This is an interview with George who lived in Ballycastle, Cushendun and Cushendall and has seen many changes throughout the decades:
George: I was born in Ballymoney, but I don’t remember living in Ballymoney. My mother took me to Ballycastle when I was three year old, that’s how it started. I came over to Cushendun, I worked in Cushendall, Cushendun. As I was saying, my father and mother lived in Ballycastle and my father was an old drinking character, and then he took one time and then he died and then my mother brought the rest of us into the Workhouse, in the next couple of years she died away too and we were all boarded out then to the farmers. My father, the doctor told him he was going soon and he knew he was going soon. I think it was his lungs that took my father in the end. My mother, she went into the infirmary first and the doctor put her in the fever hospital. She died in the fever hospital, there were three or four in the ward with her, all died of consumption. My mother, she had a really big funeral.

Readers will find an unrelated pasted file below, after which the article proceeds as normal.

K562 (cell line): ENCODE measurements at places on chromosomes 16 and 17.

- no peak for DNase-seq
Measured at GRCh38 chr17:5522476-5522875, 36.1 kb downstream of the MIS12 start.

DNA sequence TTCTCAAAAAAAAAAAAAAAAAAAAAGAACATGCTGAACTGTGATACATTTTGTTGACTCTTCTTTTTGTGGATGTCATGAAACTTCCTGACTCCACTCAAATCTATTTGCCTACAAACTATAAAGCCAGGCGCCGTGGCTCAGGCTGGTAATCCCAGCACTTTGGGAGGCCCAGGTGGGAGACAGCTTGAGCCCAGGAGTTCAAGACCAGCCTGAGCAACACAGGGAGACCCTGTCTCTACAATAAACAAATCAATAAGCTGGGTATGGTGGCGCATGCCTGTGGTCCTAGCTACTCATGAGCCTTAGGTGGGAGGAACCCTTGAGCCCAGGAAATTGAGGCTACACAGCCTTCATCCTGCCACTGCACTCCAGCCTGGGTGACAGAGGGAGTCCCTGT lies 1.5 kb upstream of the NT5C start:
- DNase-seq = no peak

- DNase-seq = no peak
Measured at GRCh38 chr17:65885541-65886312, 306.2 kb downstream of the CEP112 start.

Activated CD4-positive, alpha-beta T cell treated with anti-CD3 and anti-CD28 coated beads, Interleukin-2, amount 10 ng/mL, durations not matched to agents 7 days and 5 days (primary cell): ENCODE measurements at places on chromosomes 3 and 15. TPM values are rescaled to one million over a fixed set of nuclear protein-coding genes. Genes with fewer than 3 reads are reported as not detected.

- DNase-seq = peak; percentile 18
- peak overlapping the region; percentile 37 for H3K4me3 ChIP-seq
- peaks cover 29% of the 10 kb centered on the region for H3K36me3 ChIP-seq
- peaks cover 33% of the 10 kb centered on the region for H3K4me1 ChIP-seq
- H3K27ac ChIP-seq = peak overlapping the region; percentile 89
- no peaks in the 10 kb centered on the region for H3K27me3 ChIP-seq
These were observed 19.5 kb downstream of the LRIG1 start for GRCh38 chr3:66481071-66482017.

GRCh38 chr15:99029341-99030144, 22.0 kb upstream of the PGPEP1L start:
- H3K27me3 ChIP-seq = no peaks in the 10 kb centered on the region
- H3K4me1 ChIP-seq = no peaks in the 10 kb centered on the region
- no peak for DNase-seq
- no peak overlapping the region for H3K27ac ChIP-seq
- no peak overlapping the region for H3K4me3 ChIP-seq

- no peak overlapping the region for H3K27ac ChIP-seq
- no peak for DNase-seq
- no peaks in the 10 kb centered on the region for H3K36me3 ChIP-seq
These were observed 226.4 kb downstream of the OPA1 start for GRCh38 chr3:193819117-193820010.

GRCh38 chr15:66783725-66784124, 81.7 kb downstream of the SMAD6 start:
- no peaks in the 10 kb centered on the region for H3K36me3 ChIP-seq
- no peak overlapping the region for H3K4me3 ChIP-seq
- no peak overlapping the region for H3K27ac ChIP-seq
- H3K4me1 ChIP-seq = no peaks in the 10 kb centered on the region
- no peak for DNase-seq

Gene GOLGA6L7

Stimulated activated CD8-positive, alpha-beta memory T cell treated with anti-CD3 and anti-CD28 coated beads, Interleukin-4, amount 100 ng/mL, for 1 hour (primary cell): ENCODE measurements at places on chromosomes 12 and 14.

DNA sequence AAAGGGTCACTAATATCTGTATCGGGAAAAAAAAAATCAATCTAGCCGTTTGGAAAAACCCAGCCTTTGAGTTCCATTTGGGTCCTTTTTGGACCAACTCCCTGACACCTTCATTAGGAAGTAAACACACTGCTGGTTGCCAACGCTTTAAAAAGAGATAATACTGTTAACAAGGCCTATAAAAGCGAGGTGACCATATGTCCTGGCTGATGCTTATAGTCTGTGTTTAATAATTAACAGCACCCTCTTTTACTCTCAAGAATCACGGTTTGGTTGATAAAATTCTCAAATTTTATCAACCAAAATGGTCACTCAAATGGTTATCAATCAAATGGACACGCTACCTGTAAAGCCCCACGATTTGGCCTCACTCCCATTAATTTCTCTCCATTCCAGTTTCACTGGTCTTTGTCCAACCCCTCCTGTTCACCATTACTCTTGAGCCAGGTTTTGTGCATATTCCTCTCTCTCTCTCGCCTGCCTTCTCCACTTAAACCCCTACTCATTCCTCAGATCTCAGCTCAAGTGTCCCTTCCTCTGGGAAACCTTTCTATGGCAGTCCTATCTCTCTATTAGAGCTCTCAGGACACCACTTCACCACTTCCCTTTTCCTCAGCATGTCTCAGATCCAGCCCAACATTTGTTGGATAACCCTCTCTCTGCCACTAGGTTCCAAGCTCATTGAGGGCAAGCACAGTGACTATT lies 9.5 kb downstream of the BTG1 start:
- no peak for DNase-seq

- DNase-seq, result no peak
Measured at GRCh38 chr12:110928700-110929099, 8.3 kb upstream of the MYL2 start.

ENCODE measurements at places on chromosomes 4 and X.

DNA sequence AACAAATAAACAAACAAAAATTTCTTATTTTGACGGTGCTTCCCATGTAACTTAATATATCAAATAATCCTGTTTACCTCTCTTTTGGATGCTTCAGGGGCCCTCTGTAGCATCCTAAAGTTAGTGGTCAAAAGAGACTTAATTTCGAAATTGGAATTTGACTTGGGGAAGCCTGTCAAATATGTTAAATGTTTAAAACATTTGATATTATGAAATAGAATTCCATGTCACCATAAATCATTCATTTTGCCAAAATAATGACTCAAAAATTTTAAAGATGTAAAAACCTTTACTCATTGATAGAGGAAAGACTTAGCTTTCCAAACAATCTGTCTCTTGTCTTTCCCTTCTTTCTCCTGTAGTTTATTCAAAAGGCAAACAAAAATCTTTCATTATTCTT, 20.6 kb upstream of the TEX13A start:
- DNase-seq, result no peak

Interviewer: Did horses pull the hearse?
George: Oh aye, I saw the horses and I saw… it was one with a motor took my mother, and my father, he was carried, he was buried in Ballycastle, both buried in Ballycastle. My mother had no learning at all, my mother couldn’t read nor write. I was boarded out since I was fourteen and I had to stay with a farmer in Armoy for a year and I left then and I went to work on a farm in Carey, a man and a woman, and they were alright.
Interviewer: Did you leave your brothers and sisters then?